Every year, hundreds of millions of Monarch Butterflies from Canada and the United States journey as far as 2,500 miles to the forests of Michoacan, Mexico in what is known as the world’s largest insect migration. Countless butterflies cluster together both on the trees and on the ground, covering large areas into carpets of orange and black. It’s a breathtaking sight to behold, but as always, human greed is threatening to destroy it.
The great monarch migration is one of nature’s most fascinating mysteries. Tiny butterflies from places like Toronto, Winnipeg or Detroit embark on this epic transcontinental journey and somehow make it all the way to central Mexico. Nobody knows exactly how they do it, but some experts believe they are guided by celestial navigation and magnetic fields.
The Monarch butterflies start to arrive in Michoacan in late October to make their winter home in the trees high up in the mountains of the natural reserve. Once here, they will spend the next five months clustering together in large masses made up of thousands of tiny bodies that often look like colorful beehives. Often times, these clusters become so heavy that they cause tree branches to bend or even snap. But there’s a purpose to all these clustering – it allows the monarchs to survive in the low nighttime temperatures at these high altitudes.
Photo: Pablo Leautaud
The Michoacan Monarch Butterfly Sanctuary is most impressive during the months of February and March, just before the winged insects begin their long journey home. Temperatures are still chilly at night, but during the day, the sun’s warmth causes the living clusters to break apart as the butterflies begin their mating rituals. In the cool of the morning, they dry their wings, turning the entire landscape black and orange, and as the dew dries, they take to the air, the sound of millions of fluttering wings more powerful that you’d ever thought possible. Then, as the sun begin to set, the monarchs take to the ground, covering virtually every available surface.
Photo: Mel Patterson
Mexico’s Butterfly Forest is a sanctuary protected by law, and one of the country’s most popular tourist attractions, but that hasn’t stopped people from slowly but steadily destroying it in the name of greed.
Photo: Tarnya Hall
Illegal logging right in the in the heart of the Monarch Butterfly Biosphere Reserve has been a longstanding problem, but perpetrators are rarely brought to justice. In November 2015, denounced the presence of logging crews in the Sierra Chincua Sanctuary, a central area of the biosphere, where they managed to clear nine hectares of forest before locals took matters into their own hands and stopped the loggers themselves. After turning them over to the public prosecutor’s’ office, the people learned that the loggers were released on bail mere hours later.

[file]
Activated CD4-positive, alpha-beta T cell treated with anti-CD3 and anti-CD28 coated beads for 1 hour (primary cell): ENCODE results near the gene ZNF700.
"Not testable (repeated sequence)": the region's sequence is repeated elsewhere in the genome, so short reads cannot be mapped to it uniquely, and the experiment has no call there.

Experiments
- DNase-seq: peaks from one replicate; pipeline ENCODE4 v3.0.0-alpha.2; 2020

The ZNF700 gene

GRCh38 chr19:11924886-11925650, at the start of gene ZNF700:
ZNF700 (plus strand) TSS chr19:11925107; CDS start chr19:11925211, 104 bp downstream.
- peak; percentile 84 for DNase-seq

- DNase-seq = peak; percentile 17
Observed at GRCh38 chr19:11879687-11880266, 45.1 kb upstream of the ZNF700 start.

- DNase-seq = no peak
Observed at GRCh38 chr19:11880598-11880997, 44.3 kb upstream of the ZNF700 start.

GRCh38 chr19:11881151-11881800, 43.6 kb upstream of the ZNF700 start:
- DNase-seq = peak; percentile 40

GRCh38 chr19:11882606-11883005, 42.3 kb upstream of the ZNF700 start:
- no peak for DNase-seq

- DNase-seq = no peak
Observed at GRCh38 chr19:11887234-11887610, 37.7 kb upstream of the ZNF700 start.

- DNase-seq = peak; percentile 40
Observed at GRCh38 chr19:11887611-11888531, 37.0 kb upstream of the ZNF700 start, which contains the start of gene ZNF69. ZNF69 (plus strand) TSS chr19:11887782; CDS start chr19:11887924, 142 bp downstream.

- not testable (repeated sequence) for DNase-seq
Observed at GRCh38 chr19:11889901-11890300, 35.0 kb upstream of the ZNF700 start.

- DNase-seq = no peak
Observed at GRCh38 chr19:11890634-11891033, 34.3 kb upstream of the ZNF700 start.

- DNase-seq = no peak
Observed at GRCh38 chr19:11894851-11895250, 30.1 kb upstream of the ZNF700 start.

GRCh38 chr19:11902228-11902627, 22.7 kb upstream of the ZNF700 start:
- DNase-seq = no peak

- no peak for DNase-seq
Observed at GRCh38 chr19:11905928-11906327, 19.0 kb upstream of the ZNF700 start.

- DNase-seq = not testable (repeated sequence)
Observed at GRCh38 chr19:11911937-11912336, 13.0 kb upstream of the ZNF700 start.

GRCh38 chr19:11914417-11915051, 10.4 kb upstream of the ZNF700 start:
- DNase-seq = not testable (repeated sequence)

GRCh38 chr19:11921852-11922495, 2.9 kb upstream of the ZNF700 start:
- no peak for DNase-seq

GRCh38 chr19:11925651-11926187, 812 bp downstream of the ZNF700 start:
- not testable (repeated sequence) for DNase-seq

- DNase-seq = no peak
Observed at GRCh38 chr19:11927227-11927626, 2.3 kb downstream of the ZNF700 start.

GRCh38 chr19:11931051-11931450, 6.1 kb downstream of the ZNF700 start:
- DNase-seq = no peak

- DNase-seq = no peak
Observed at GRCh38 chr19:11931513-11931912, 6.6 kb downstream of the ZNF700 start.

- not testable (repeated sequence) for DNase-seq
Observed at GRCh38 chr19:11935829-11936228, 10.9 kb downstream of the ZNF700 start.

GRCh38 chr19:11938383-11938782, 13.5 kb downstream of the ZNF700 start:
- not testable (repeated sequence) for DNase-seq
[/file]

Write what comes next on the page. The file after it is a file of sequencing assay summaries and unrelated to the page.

Photo: Pablo Leautaud
“The government should enforce the law,” said Eliseo Valdez Cruz, a member of the local environmental militia. “How is it possible that they [alleged woodcutters] were detained, taken to the prosecutor, and then released on bail? This is a protected area. The law says that anyone caught felling trees should get five to eight years in jail. We demand more soldiers to put an end to this, or that [the authorities] grant us more power to take care of the forest ourselves. ”
Photo: Luna sin Estrellas
Just last month, an even greater threat has risen in Michoacan’s butterfly haven. Grupo Mexico, the country’s largest mining corporation, has been awarded a concession to reopen an old mine in Angangueo, a town in the heart of the monarch reserve that was closed 25 years ago. The company now intends to mine copper, zinc, lead, silver and gold. Experts believe that if the mine is reopened, it will likely spell the end of this magical place.
And as if all this wasn’t bad enough, the increasing use of herbicides on genetically engineered corn and soybean crops in the American corn belt has led to the depletion of milkweed, a plant essential to the monarchs’ development from egg into butterfly.
Faced with so many threats, we can only hope that the great monarch migration will continue for many years to come, but the signs are unfortunately not very encouraging.